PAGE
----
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Cancer. 2009 Apr 15;115(8):1592-7. doi: 10.1002/cncr.24171.

The changing face of phase 1 cancer clinical trials: new challenges in study requirements.

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  • 1Division of Cancer Medicine, The University of Texas M. D. Anderson Cancer Center, Houston, Texas, USA.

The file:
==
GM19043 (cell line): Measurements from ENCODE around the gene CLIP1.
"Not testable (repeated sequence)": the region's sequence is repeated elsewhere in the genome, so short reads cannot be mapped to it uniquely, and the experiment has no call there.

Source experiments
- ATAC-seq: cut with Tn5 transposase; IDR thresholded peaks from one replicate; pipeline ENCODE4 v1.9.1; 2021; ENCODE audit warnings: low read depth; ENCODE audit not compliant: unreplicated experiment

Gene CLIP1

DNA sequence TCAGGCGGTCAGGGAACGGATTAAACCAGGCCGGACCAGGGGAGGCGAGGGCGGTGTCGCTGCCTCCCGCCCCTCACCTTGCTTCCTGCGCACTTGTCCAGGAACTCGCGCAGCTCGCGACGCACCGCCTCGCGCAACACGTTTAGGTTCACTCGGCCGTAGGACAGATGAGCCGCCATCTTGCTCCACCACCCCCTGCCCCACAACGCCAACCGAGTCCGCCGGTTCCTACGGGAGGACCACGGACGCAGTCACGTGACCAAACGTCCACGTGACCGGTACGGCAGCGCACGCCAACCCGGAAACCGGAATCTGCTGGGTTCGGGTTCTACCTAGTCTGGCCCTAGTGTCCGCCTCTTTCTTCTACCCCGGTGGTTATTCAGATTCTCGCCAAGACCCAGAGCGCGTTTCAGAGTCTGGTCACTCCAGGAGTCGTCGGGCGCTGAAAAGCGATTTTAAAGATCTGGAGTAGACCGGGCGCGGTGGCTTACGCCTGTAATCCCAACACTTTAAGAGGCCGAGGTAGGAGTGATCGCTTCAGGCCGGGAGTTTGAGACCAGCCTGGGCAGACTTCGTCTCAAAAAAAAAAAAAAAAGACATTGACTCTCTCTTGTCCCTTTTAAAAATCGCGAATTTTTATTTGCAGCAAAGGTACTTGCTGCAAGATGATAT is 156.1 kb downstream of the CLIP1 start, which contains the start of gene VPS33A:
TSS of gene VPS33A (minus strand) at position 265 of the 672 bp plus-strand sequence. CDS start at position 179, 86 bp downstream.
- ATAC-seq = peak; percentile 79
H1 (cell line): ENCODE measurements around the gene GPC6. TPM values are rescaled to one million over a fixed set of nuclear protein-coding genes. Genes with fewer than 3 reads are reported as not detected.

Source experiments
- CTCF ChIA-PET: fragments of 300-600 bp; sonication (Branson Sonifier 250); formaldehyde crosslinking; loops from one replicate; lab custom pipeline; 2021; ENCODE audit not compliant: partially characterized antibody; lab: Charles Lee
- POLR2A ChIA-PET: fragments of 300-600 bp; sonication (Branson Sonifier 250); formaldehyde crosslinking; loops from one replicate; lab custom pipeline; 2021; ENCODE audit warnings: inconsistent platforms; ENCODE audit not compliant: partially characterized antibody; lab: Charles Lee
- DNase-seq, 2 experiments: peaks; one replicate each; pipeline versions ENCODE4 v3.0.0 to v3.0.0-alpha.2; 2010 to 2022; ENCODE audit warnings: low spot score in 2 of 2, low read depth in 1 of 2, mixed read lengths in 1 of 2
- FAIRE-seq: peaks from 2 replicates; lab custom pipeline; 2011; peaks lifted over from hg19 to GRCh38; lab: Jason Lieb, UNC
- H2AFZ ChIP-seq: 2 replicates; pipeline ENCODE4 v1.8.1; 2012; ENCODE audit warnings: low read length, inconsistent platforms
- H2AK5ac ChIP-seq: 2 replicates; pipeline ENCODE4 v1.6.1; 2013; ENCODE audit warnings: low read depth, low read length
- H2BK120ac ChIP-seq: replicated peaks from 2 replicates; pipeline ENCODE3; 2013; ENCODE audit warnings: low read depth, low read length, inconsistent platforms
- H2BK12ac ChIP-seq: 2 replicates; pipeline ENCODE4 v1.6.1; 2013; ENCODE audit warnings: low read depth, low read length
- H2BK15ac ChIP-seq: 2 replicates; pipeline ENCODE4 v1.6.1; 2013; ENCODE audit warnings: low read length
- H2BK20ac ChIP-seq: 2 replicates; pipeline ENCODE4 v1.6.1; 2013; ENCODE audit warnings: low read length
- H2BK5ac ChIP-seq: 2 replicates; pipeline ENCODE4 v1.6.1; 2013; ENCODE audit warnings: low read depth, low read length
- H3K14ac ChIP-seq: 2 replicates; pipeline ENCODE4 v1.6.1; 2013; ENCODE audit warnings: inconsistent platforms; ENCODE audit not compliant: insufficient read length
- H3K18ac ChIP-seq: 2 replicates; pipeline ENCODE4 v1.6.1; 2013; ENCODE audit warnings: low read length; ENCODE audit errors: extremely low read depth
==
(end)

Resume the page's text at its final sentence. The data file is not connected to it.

Phase 1 studies in cancer have changed in recent years. Now, with the advent of new, less toxic, targeted agents, more patients may be candidates for new drug studies earlier in the course of their disease. It is to the advantage of the members of the oncology community to know more regarding the details and requirements for participation in early-phase clinical trials so they can advocate for their patients and help them decide when such trials may be an appropriate choice. To examine the work intensity of early phase cancer clinical trials, the authors of this report compared the study requirements of phase 1 and 2 protocols. Five parameters were studied as a surrogate of study complexity-the number of physical examinations, vital sign determinations, electrocardiograms (ECGs), nonpharmacokinetic laboratory tests, and pharmacokinetic (PK) sampling-in the first 4 weeks of protocol in 90 studies (49 phase 1 studies and 41 phase 2 studies). From July 2004 through March 2007, there were 49 phase 1 trials in the phase 1 Program, 9 phase 2 studies that were conducted by physicians appointed in that program, and 32 phase 2 trials with accessible data in the Department of Thoracic/Head & Neck Medical Oncology. In the phase 1 trials versus the phase 2 trials, there were significantly more (P < .05) physical examinations (mean +/- standard error, 3.16 +/- 0.24 vs 2.22 +/- 0.13), vital sign determinations (5.63 +/- 0.61 vs 2.80 +/- 0.26), ECGs (4.36 +/- 1.16 vs 0.80 +/- 0.17), nonpharmacokinetic laboratory tests (18.08 +/- 1.31 vs 10.12 +/- 0.65), and PK sampling (15.14 +/- 1.79 vs 1.02 +/- 0.53). These values also differed significantly (P < .005 for each) when the median values were compared in nonparametric tests. Although both phase 1 and phase 2 trials had substantial study requirements, those for the phase 1 studies were significantly higher. The successful conduct of early-phase clinical trials requires significant research infrastructure.

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